Two weeks ago I lay in a hospital bed at the University of Pennsylvania's Perelman Center for Advanced Medicine and watched a clear, garlicky-smelling bag of my re-engineered white blood cells drip into my veins.
The bag contained not only my collected T cells but also magic sauce from Novartis, the drug company financing a trial of a gene therapy for my specific mutation of multiple myeloma, a blood cancer.
This "living drug," a CAR-T treatment, may revitalize my immune system and erase my myeloma tumors and save my life. It could also kill me.
Last month, the Federal Drug Administration approved the first CAR-T therapy, Kymriah, to treat a leukemia that mainly affects children. My myeloma trial is an outgrowth of that promising effort. Researchers say that just one of my retooled cells can kill 100,000 cancer cells, and they've infused millions of them.
But no one can guarantee me a happy ending. From my research, I figure I have a 1-in-9 shot at beating my wily myeloma — and then for only a year or so.
Still, I consider myself lucky. Fewer than 5% of cancer patients will get into potentially beneficial clinical trials this year, and I am one of them.
Since 2003, under Democratic and Republican administrations, the National Institutes of Health budget has been cut by 15.5%, after inflation. This has left far too little NIH money for basic research and prevention, including for oncology trials. Drug companies now underwrite about 71% of the thousands of cancer trials that are conducted in the U.S. each year.
This sets back basic cancer research in several ways. Because drug companies are investing millions, if not billions, to develop proprietary, patented medicines, they don't share their discoveries as openly as the NIH does. Perhaps worse, they recklessly duplicate trials for certain common cancers, such as melanoma, to the point where around 40% fizzle out for a lack of patients to test.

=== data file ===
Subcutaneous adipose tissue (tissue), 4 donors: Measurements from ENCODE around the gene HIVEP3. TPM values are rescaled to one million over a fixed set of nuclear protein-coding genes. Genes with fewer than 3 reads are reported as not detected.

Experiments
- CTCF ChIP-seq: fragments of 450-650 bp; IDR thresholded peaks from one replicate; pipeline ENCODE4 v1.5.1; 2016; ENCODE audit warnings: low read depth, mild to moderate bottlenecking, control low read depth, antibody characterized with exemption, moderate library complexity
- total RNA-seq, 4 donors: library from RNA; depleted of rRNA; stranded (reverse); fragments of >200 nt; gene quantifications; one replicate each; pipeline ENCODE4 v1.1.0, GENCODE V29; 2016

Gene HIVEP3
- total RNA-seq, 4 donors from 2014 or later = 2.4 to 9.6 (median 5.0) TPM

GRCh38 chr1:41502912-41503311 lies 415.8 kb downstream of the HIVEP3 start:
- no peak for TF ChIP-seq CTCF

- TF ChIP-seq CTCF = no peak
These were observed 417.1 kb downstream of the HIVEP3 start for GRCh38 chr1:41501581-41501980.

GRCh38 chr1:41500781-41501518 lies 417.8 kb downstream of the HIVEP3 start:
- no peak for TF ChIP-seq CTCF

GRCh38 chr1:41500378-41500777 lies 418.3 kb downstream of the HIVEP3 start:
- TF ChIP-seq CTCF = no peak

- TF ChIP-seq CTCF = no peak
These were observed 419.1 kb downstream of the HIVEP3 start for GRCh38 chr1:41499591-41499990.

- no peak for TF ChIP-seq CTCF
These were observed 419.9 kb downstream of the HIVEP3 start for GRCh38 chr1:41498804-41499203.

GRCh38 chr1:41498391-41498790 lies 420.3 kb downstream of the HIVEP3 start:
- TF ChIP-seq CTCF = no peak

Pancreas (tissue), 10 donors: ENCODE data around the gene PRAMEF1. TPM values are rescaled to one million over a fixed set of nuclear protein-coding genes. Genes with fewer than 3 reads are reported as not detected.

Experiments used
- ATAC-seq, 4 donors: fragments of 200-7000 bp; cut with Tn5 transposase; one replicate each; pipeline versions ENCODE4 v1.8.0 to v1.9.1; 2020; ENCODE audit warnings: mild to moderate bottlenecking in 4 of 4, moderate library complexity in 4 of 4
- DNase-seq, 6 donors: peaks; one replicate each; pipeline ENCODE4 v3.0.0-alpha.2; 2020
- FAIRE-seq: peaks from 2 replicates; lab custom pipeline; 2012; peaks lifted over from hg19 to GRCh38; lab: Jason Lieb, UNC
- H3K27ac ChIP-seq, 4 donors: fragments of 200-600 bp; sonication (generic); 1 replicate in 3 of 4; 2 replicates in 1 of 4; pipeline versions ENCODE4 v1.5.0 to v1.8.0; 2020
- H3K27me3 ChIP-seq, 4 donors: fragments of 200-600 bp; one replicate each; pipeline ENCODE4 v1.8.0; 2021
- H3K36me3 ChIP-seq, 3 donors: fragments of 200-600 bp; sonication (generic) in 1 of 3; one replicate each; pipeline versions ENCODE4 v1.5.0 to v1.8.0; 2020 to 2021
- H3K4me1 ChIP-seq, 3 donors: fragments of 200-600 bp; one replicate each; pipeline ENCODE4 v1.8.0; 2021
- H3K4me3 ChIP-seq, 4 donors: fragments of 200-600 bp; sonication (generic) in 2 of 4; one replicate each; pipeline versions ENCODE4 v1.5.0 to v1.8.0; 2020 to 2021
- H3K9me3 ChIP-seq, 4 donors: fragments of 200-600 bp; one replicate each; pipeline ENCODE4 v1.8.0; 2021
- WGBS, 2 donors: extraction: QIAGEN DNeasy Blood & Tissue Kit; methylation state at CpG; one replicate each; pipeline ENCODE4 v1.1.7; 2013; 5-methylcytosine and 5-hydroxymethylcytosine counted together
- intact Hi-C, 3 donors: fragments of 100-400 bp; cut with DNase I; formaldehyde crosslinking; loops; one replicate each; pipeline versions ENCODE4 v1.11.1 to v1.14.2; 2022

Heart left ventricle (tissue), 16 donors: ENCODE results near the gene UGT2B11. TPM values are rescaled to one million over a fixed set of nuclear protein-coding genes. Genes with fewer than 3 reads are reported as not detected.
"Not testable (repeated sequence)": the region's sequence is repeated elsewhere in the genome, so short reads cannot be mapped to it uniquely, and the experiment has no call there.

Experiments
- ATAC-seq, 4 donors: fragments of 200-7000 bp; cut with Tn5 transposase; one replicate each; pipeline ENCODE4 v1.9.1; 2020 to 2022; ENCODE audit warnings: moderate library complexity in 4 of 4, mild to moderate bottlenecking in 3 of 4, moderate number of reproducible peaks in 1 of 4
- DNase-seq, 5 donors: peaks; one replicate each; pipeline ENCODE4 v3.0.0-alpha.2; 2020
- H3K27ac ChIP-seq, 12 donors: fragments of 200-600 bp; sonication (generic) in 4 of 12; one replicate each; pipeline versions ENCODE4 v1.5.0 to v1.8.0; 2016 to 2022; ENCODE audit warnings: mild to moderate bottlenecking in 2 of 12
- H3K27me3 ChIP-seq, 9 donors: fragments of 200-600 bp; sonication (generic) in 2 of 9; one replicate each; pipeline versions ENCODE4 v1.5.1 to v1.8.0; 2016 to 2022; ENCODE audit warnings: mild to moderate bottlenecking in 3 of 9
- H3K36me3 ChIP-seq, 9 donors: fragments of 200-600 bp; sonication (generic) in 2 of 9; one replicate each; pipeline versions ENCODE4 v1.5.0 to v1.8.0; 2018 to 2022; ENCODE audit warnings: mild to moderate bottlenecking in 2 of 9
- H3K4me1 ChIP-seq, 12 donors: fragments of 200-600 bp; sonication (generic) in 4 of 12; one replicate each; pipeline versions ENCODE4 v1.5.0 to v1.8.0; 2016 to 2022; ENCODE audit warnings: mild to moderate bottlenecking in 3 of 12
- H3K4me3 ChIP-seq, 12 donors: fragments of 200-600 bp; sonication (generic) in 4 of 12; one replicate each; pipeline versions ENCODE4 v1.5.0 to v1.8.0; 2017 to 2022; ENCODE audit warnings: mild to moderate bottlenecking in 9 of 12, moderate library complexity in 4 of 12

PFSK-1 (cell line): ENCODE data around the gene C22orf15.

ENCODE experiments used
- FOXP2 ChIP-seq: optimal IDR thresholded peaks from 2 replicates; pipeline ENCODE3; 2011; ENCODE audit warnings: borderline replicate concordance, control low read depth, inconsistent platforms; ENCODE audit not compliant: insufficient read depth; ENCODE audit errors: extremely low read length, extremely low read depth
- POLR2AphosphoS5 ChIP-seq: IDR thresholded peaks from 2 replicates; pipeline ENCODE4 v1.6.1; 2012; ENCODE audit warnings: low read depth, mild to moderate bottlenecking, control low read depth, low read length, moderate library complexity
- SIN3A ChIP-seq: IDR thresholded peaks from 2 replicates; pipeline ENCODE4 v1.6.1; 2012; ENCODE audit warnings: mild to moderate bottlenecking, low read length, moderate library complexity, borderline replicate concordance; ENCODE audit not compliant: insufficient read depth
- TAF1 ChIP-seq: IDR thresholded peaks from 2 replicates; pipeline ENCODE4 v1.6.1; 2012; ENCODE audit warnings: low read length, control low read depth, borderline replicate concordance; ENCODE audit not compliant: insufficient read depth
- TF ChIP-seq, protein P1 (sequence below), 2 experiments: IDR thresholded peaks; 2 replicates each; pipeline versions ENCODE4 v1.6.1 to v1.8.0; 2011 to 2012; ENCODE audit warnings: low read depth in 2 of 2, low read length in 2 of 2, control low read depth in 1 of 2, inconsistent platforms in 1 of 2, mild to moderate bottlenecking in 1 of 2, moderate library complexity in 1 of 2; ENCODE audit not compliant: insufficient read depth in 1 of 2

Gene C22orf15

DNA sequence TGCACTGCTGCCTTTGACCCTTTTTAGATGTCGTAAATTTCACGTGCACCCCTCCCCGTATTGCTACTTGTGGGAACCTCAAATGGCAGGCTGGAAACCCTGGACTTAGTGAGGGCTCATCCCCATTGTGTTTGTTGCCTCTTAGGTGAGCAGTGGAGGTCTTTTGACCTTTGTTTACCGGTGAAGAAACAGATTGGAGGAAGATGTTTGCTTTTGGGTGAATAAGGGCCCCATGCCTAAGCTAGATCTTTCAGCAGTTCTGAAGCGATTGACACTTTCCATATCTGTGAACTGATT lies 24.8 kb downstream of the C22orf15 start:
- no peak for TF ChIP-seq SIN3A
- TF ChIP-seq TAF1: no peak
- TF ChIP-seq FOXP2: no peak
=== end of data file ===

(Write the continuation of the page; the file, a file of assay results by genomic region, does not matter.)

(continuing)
By contrast, my doctors and I couldn't find a trial slot for my disease, from Seattle to Hackensack, except for the very last opening at Perelman.
Initially I was rated behind another desperately ill person and received a gut-punch email: "We can not offer you a spot." In the end, I replaced a sick patient who did not meet the trial's strict protocols, even though the patient needed treatment as much, or more, than I did.
Leading medical scientists say it is in our national interest to fund far more research, especially in cutting-edge immunology, which appears close to curing blood cancers. But although there is surely room in President Trump's 2018 federal budget of $4.1 trillion to fund more government cancer trials, he wants to cut the NIH's budget further, by nearly 20%.
"To think we are going to stop funding biomedical studies and lose skilled scientists seems almost crazy," Dr. Stephen Grupp, a leading leukemia researcher at the Children's Hospital of Philadelphia, told me. "This is the time to invest, not back off."
The American Cancer Society's chief medical officer, Dr. Otis Brawley, noted in a telephone interview that the Department of Defense spends about as much money on bands and music as the NIH spends on breast cancer: "Where are our national priorities?"
If we do not invest in more research, there is a good chance that we could cede our leadership in biomedical innovation to China or other countries. Had I not gotten the last slot at Perelman, my oncologist was suggesting we explore Beijing, where Chinese researchers are reporting incredible myeloma outcomes. All I had to do to get a trial slot, apparently, was hand over $50,000 cash.
Whether the breakthroughs happen in Philadelphia, Seattle or Beijing, cures for diseases like mine are on the horizon. The sum of medical knowledge doubles every 73 days or so. Researchers, including my own doctor at Perelman, foresee a day in the early 2020s when people with blood cancers will be cured by precision medicine immunology — as outpatients.
Millions of patients will follow me, and many of them will be cured. But they could be cured in the next two or three years, rather than five to seven, if Trump were aggressively expanding the NIH budget. Starting by, say, buying fewer Army bass drums and more cancer bullets.
Frank Lalli was the founding editor of New West magazine. He is the author of "Your Best Health Care Now."